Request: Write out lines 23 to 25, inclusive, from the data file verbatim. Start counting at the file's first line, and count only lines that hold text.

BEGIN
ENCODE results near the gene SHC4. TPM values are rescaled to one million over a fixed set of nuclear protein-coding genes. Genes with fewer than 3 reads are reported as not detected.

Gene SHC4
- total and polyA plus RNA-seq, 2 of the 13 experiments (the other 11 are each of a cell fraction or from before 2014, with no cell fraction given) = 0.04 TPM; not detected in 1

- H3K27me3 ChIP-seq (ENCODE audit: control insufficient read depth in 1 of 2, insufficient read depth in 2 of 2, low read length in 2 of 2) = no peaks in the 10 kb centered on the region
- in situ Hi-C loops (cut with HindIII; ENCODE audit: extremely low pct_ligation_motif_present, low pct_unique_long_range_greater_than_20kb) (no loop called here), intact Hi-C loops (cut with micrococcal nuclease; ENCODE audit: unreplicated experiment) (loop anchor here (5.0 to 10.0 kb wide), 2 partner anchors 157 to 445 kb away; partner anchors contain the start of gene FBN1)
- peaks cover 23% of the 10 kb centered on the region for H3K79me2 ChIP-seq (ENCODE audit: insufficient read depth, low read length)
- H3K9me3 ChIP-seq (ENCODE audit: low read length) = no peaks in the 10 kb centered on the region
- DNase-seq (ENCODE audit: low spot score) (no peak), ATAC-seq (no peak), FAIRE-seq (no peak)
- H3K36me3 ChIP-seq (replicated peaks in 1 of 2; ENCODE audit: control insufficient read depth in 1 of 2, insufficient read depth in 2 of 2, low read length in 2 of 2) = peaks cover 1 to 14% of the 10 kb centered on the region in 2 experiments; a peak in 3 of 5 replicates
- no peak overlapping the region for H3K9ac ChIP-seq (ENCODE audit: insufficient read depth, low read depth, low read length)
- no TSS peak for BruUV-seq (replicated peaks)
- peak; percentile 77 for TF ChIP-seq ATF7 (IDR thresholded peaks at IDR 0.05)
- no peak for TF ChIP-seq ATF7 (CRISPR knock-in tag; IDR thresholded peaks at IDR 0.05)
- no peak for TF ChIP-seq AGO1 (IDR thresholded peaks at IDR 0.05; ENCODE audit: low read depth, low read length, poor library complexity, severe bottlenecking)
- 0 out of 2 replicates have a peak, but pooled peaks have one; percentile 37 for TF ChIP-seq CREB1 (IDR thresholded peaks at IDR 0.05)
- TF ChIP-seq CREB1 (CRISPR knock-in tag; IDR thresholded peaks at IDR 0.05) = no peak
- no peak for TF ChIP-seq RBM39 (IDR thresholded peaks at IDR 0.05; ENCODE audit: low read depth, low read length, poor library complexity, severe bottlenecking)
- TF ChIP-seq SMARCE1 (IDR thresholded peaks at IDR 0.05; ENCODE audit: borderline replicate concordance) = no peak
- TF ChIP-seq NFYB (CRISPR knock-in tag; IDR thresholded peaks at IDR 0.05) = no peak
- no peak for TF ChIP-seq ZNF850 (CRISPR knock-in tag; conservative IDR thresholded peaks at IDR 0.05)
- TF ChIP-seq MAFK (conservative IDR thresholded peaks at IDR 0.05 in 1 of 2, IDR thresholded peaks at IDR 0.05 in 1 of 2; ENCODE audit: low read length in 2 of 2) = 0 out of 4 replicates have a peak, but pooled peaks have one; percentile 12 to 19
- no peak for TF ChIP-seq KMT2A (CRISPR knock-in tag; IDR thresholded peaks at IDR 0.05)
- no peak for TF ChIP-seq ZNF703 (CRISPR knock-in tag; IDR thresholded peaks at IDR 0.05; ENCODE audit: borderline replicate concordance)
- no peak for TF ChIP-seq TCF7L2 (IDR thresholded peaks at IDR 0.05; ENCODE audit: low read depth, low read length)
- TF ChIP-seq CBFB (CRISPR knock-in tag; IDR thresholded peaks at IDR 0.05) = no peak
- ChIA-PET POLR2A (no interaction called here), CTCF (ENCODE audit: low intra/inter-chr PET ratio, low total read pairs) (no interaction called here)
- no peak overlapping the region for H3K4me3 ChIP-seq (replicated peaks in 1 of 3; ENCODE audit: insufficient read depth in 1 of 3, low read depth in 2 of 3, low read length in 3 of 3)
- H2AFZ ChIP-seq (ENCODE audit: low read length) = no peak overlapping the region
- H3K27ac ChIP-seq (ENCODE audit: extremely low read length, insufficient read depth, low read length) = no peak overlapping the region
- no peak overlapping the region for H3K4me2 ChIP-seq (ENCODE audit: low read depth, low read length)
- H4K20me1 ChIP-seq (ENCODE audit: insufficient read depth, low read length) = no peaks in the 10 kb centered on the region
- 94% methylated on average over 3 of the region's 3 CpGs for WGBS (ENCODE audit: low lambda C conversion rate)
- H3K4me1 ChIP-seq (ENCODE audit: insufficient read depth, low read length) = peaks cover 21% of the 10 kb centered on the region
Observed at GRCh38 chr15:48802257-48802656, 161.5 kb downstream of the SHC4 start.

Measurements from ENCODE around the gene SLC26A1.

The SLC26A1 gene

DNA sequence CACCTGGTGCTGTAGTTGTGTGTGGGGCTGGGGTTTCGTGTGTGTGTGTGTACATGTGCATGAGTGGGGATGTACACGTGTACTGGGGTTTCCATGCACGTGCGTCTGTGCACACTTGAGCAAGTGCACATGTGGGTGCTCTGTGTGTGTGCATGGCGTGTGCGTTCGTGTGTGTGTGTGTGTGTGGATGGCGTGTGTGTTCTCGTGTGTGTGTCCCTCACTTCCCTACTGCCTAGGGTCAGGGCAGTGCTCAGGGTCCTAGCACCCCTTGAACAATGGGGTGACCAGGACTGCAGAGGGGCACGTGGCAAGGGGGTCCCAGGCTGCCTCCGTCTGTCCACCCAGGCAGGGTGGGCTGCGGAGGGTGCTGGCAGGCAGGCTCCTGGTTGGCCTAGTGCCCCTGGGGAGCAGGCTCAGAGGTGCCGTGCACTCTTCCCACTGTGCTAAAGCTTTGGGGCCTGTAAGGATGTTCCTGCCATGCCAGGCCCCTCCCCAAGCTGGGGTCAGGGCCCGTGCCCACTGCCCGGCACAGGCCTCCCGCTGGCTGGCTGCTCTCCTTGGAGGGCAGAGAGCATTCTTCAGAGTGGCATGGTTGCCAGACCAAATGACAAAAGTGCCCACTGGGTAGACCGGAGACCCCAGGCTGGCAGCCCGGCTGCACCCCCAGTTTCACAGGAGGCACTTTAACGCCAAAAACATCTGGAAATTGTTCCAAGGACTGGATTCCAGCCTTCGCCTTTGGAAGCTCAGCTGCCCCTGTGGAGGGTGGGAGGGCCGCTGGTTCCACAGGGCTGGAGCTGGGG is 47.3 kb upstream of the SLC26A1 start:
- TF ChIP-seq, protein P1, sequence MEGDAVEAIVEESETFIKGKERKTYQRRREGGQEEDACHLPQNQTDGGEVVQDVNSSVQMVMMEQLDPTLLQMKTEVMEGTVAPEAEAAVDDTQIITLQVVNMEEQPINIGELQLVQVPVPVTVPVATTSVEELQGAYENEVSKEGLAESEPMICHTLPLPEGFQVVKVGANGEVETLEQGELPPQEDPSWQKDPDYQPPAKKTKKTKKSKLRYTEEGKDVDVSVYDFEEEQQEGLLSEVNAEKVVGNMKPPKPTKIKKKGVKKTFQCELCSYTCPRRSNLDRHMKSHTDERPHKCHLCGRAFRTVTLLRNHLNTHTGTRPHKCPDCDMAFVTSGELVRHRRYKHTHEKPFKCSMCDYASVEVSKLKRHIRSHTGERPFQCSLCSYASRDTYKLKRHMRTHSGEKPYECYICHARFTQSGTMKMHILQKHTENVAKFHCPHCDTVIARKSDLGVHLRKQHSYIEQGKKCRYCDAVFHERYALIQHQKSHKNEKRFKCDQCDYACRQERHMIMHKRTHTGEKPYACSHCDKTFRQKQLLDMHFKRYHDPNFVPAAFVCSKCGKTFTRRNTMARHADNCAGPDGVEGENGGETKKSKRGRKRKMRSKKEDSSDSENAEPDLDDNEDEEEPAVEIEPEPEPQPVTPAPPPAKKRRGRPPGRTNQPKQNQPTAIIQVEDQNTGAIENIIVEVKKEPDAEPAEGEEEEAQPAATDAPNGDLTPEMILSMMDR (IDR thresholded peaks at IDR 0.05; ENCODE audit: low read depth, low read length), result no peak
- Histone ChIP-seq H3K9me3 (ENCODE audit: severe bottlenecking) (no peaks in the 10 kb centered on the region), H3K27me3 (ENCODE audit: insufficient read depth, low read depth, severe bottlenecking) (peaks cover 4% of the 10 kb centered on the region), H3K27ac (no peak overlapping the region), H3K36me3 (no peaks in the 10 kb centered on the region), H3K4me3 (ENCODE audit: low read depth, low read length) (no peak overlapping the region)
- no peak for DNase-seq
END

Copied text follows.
- no peak for TF ChIP-seq ZNF703 (CRISPR knock-in tag; IDR thresholded peaks at IDR 0.05; ENCODE audit: borderline replicate concordance)
- no peak for TF ChIP-seq TCF7L2 (IDR thresholded peaks at IDR 0.05; ENCODE audit: low read depth, low read length)
- TF ChIP-seq CBFB (CRISPR knock-in tag; IDR thresholded peaks at IDR 0.05) = no peak